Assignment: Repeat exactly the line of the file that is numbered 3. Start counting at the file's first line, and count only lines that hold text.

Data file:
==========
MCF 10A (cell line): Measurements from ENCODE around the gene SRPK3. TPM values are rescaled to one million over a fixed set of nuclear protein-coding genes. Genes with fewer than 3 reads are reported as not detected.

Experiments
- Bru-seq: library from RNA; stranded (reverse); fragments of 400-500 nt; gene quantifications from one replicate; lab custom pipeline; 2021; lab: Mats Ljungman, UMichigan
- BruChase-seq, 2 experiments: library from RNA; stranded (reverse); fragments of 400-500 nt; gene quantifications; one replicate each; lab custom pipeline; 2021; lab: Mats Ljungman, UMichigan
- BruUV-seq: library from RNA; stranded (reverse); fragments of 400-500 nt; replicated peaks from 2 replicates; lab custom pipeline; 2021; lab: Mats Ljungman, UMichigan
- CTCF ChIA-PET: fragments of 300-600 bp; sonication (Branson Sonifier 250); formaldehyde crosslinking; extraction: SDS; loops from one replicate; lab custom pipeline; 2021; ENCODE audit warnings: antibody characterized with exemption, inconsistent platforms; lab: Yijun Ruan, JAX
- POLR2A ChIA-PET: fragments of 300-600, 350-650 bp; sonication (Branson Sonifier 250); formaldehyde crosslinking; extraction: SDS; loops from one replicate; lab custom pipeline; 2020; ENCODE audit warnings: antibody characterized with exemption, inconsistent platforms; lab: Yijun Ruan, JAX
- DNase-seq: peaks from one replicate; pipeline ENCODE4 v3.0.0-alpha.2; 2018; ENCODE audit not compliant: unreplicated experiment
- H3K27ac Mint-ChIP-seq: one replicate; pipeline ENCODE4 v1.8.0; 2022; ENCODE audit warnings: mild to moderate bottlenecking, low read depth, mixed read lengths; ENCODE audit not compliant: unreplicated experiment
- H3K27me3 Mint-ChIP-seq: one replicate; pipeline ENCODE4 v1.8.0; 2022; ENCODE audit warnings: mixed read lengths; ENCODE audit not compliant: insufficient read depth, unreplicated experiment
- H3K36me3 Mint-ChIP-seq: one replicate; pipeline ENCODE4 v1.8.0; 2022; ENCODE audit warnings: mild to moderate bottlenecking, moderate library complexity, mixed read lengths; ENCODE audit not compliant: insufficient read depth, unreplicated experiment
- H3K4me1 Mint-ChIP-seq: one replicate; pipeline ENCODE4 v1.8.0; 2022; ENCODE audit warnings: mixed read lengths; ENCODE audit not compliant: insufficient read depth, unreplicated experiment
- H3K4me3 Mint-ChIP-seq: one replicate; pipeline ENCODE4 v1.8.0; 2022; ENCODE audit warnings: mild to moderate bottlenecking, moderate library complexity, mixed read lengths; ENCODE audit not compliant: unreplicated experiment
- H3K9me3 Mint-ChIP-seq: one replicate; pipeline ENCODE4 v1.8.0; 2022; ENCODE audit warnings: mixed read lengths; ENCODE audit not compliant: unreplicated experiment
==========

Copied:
- Bru-seq: library from RNA; stranded (reverse); fragments of 400-500 nt; gene quantifications from one replicate; lab custom pipeline; 2021; lab: Mats Ljungman, UMichigan